National Depression Awareness Week
20 April 2016
This week is National Depression Awareness Week. Here Dr David Bell, Consultant Psychiatrist in Psychotherapy, and Dr Julian Stern, Director of Adult and Forensic Services, describe their approach to a condition which is much more complex than its portrayal often lets on.
Depression is a term that covers a multitude of human problems. In extreme cases, someone with severe depression may suffer psychotic depression including delusions that they are wicked, responsible for suffering of others, deserve punishment and should not be alive.
For the majority of depression sufferers, the difficulties express themselves in a different way; but the degree of suffering should not be underestimated. Many make attempts to take their own lives and the condition can limit lives considerably. Depression is often associated with feeling a deep sense of pointlessness, having difficulty in sustaining any feeling of pleasure or enjoyment and people with depression view themselves very negatively. They have great difficulty in forming relationships, or the relationships they have become easily contaminated with the feelings of pointlessness.
Whereas an infectious illness starts at a definable point and has a course limited to weeks and months, depression is different and increasingly we have come to recognise that depression is not best thought of in this kind of illness model.
Many people who are depressed recognise that they have been so for very many years – sometimes since childhood or adolescence. Although they may have managed to have relationships, work, etc., they are rarely without the feeling of the depressive shadow threatening to overwhelm them at any moment and when it does, they soon give up on things and retreat from normal life. Even when things are going well, they are very often continually anxious that the pleasure will soon dissipate and the shadow will overwhelm them again.
It is thus more appropriate here, and in fact in the majority of cases, to understand the depression as part of what the person is, part of their personality. The depression, in this sense, is an authentic expression of their lives and its contents, and the negative thoughts and feelings need to be seen and respected as very important meaningful communications. For this reason, approaches that overemphasise the value of medication such as antidepressants and underemphasise the need for a person to understand this important part of their nature, may well increase the feelings of alienation and leave the individual feeling very short-changed.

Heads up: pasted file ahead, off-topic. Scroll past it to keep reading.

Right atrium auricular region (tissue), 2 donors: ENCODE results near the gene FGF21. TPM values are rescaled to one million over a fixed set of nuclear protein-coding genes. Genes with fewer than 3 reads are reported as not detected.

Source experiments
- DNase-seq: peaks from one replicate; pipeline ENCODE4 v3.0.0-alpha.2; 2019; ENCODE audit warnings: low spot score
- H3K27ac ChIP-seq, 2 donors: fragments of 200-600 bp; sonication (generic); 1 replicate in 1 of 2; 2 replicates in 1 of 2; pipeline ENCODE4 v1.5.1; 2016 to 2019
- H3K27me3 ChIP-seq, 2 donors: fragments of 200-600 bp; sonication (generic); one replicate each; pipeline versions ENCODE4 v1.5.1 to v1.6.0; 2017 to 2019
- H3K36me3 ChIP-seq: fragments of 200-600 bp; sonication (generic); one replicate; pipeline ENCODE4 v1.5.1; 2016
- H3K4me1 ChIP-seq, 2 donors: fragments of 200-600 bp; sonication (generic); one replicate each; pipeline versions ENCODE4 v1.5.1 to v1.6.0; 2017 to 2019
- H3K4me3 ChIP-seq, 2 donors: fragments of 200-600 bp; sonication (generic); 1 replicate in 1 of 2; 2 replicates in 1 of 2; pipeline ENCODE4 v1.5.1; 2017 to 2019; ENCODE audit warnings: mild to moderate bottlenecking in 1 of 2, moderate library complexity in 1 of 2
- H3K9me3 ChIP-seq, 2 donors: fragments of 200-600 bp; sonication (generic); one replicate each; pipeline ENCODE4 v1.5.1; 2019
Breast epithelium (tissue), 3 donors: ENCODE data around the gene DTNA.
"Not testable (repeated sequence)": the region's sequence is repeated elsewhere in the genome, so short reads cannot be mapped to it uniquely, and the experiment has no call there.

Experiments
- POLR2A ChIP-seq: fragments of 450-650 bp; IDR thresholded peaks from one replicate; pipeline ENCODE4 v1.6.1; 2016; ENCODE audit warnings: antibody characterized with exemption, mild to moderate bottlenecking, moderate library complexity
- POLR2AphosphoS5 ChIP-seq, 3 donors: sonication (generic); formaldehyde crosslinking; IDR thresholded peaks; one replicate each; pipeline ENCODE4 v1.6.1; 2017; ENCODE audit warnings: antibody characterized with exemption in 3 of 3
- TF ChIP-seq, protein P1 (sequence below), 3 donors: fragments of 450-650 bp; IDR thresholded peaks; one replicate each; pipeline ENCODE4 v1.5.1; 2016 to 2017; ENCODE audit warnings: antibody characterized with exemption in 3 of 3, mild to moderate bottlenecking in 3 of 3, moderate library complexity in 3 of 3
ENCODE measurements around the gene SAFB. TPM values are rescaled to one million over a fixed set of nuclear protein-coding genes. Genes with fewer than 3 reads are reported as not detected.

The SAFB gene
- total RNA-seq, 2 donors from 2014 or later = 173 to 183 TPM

Increasingly we are recognising that medication has only a limited role to play in treatment of depression. Although some individuals will benefit from relatively brief course of psychological treatment, we have found that many require considerably more help.
Central to our approach at the Tavistock is to understand depression as a meaningful communication about the person’s life history and current circumstances. All individuals referred here will have a number of in-depth consultations to understand the nature of their difficulties. Where psychotherapy is a realistic option, individuals will often receive a course of treatment lasting 12 months, sometimes 18 months, sometimes even longer.
A recent study carried out by senior clinicians and researchers at the Tavistock was recently published in the World Psychiatry journal. The Tavistock Adult Depression Study, now a widely quoted study, found that many patients, all of whom had struggled with longstanding depression and had not been helped by other (often briefer) therapies, showed real benefit after more than a year of treatment. The study also demonstrated that the benefit of this therapy (unlike other forms of treatment) often continued increasing after the treatment had ended. Thus the therapy had helped the person onto a developmental trajectory which continued beyond the clinical sessions. The study also showed that many individuals have been depressed for much of their lives.
Some briefer therapies may sometimes help with certain symptoms, especially with patients with relatively mild, recently diagnosed depression. However a longer therapy, focussing on guilt, loss, attachments, relationships, and a propensity to lose the capacity to value good things in one’s life, is often the only route to a more longstanding understanding and recovery.